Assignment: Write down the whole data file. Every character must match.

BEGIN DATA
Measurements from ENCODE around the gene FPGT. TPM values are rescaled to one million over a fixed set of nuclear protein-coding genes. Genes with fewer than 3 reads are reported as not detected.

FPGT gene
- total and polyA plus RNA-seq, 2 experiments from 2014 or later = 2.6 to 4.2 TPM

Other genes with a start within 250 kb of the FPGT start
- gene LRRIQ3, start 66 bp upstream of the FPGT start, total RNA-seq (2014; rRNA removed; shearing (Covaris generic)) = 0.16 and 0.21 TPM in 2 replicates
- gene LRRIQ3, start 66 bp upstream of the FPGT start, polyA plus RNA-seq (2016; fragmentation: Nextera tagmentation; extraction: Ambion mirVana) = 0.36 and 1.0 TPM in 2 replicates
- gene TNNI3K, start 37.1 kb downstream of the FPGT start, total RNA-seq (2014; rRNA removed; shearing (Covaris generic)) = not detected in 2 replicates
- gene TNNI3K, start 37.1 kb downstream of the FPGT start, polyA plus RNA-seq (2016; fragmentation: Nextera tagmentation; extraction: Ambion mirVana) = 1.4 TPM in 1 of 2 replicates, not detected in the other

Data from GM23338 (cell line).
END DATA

Measurements from ENCODE around the gene FPGT. TPM values are rescaled to one million over a fixed set of nuclear protein-coding genes. Genes with fewer than 3 reads are reported as not detected.

FPGT gene
- total and polyA plus RNA-seq, 2 experiments from 2014 or later = 2.6 to 4.2 TPM

Other genes with a start within 250 kb of the FPGT start
- gene LRRIQ3, start 66 bp upstream of the FPGT start, total RNA-seq (2014; rRNA removed; shearing (Covaris generic)) = 0.16 and 0.21 TPM in 2 replicates
- gene LRRIQ3, start 66 bp upstream of the FPGT start, polyA plus RNA-seq (2016; fragmentation: Nextera tagmentation; extraction: Ambion mirVana) = 0.36 and 1.0 TPM in 2 replicates
- gene TNNI3K, start 37.1 kb downstream of the FPGT start, total RNA-seq (2014; rRNA removed; shearing (Covaris generic)) = not detected in 2 replicates
- gene TNNI3K, start 37.1 kb downstream of the FPGT start, polyA plus RNA-seq (2016; fragmentation: Nextera tagmentation; extraction: Ambion mirVana) = 1.4 TPM in 1 of 2 replicates, not detected in the other

Data from GM23338 (cell line).